Barry Flanagan, R.A. (1941-2009)
Artist's Resale Right ("Droit de Suite"). Artist's… Read more PROPERTY FROM A PRIVATE EUROPEAN COLLECTION
Barry Flanagan, R.A. (1941-2009)

Boxing Hare on Anvil

Barry Flanagan, R.A. (1941-2009)
Boxing Hare on Anvil
stamped with monogram, numbered and stamped with foundry mark ‘5/5 AA LONDON’ (on the top of the anvil)
bronze with a black patina
122¼ in. (310.5 cm.) high
Conceived in 1989 and cast in 1990 in an edition of five, plus two artist’s casts.
with Waddington Galleries, London, where purchased by a private British collection, 1991.
Anonymous sale; Sotheby’s, London, 25 May 2011, lot 88, where purchased by the present owner.
Exhibition catalogue, Barry Flanagan, London, Waddington Galleries, 1990, pp. 12-13, no. 5, illustrated.
Exhibition catalogue, Barry Flanagan, Canada, Montreal, Landau Fine Art, 1992, pp. 10-11, exhibition not numbered, another cast illustrated.
Exhibition catalogue, Barry Flanagan: Skulpturen, Dusseldorf, Galerie Hans Mayer, 1997, n.p., exhibition not numbered, another cast illustrated.
E. Juncosa (ed.), exhibition catalogue, Barry Flanagan Sculpture: 1965-2005, Dublin, Irish Museum of Modern Art, 2006, p. 106, another cast illustrated.
Z. Sardar and M. Brenner, New Garden Design: Inspiring Private Paradises, 2008, another cast illustrated.
London, Waddington Galleries, Barry Flanagan, May - June 1990, no. 5.
Canada, Montreal, Landau Fine Art, Barry Flanagan, October - December 1992, exhibition not numbered, another cast exhibited, catalogue not traced.
Chicago, Richard Gray Gallery, Barry Flanagan Recent Sculpture, 1994, ex-catalogue, another cast exhibited.
Iowa, University of Iowa Museum of Art, Barry Flanagan: Recent Sculpture, June - July 1995, another cast exhibited, catalogue not traced.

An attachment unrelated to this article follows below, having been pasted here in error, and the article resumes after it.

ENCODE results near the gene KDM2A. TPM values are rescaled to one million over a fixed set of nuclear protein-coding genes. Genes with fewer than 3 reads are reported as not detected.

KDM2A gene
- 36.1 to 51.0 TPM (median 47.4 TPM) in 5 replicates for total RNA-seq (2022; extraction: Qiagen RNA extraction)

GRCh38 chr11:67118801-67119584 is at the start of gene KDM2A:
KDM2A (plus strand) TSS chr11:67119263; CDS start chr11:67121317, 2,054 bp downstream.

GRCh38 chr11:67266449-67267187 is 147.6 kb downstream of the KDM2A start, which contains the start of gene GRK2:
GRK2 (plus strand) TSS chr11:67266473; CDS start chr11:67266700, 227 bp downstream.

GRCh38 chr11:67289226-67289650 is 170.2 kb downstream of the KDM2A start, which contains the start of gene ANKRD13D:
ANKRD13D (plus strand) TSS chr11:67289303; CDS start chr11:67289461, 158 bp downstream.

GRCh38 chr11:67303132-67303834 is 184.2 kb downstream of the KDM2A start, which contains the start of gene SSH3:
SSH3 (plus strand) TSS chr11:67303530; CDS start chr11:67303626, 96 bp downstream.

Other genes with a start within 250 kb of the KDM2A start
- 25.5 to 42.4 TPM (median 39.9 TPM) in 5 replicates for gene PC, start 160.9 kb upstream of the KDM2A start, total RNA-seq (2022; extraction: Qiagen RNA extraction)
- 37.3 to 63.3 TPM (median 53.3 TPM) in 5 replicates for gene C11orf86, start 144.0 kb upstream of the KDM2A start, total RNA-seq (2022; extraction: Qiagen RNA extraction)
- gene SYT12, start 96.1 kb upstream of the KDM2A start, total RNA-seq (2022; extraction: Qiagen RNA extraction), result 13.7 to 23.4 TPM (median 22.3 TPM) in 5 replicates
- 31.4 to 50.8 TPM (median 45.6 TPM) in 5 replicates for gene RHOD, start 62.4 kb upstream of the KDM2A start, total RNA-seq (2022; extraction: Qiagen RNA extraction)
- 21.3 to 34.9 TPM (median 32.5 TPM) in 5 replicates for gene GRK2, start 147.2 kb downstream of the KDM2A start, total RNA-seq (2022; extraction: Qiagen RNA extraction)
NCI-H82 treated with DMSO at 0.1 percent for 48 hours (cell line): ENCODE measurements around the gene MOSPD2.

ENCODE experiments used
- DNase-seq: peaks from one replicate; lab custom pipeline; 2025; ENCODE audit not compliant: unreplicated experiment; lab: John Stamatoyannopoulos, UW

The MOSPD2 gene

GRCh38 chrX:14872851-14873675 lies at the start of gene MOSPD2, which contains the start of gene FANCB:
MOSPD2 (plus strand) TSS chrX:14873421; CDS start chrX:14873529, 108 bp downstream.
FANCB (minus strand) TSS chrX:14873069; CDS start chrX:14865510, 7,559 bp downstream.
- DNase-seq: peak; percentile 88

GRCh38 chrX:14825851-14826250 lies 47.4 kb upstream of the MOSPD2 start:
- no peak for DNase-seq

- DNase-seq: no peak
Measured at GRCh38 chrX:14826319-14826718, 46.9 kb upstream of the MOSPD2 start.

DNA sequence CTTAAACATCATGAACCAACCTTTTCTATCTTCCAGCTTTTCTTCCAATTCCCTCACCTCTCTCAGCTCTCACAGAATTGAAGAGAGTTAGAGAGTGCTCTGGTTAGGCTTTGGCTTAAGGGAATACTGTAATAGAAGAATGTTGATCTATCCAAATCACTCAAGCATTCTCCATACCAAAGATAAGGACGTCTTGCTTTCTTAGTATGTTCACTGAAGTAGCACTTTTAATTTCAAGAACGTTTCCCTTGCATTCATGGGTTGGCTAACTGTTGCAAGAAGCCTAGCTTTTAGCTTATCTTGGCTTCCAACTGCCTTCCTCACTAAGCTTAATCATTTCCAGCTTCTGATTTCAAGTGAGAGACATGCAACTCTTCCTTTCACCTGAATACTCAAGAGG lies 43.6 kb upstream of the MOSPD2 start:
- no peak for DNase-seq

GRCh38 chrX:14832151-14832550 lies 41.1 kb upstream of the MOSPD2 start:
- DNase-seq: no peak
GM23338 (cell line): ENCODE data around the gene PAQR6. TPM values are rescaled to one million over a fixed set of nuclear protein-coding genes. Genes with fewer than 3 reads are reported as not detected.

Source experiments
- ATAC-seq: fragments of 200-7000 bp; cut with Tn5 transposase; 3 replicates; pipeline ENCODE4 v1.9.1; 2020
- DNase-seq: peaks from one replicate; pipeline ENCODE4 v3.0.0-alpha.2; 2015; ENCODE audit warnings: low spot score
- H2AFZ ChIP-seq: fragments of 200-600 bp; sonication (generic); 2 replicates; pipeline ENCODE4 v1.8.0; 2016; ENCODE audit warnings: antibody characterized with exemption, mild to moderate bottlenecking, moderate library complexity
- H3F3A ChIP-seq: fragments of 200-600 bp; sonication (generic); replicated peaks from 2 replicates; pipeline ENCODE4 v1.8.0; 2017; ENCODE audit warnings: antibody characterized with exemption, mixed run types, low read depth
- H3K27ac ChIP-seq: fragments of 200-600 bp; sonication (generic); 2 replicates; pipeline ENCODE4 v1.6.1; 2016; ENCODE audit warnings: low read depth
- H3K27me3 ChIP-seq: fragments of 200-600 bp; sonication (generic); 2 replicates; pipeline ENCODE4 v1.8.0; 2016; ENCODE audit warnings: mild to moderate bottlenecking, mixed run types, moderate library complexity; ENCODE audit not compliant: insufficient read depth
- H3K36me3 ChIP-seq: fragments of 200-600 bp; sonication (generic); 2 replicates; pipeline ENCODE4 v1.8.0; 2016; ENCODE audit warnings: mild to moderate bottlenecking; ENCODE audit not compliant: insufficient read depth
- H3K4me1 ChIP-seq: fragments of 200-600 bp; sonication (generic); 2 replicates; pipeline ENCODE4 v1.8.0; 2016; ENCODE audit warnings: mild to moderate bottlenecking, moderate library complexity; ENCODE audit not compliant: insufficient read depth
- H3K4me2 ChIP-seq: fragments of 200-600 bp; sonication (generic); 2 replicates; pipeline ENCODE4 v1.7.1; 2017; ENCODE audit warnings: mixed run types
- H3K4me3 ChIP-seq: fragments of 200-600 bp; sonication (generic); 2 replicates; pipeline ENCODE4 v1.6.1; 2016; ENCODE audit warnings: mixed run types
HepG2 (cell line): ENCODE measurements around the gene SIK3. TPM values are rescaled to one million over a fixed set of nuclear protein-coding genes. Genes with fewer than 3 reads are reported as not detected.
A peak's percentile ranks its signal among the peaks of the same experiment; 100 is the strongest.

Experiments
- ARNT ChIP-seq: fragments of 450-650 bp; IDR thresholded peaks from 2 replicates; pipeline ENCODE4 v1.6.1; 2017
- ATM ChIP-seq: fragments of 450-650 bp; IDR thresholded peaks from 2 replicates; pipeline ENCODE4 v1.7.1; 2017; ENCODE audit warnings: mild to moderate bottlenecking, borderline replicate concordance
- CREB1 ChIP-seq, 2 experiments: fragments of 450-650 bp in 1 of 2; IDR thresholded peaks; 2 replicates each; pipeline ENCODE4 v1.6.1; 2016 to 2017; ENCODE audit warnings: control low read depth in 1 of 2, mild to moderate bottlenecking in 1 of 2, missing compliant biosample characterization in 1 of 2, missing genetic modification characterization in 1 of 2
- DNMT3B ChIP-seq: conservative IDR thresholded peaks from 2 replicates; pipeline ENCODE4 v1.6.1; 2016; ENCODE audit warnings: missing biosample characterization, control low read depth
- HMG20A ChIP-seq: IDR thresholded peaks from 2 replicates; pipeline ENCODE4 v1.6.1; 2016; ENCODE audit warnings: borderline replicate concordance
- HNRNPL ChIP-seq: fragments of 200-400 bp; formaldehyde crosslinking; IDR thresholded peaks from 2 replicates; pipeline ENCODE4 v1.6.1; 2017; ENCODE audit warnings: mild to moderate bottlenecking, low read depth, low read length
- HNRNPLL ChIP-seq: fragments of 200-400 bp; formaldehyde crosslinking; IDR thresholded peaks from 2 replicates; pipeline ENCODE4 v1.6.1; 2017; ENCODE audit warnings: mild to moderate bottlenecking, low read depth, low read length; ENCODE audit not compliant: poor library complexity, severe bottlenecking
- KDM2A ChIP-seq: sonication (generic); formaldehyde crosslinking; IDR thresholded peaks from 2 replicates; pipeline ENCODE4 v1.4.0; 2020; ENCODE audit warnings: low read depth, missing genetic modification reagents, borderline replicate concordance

Chicago, Grant Park, in collaboration with Richard Gray Gallery, Barry Flanagan: Sculpture in Grant Park, May - September 1996, another cast exhibited, exhibition not numbered.
Dusseldorf, Galerie Hans Mayer, Barry Flanagan: Skulpturen, October 1997, exhibition not numbered, another cast exhibited.

Special notice

Artist's Resale Right ("Droit de Suite"). Artist's Resale Right Regulations 2006 apply to this lot, the buyer agrees to pay us an amount equal to the resale royalty provided for in those Regulations, and we undertake to the buyer to pay such amount to the artist's collection agent.
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William Porter
William Porter

Lot Essay

For Barry Flanagan, the subject of the hare provided a source of artistic inspiration, magnetism and mystique in his oeuvre. The genesis began in 1979 with Leaping Hare; Flanagan recounted how he was inspired after the magical experience of seeing a hare running on the Sussex Downs. He was also influenced after reading The Leaping Hare (1972), by George Ewart Evans and David Thomson, which investigated its mythological and historical associations.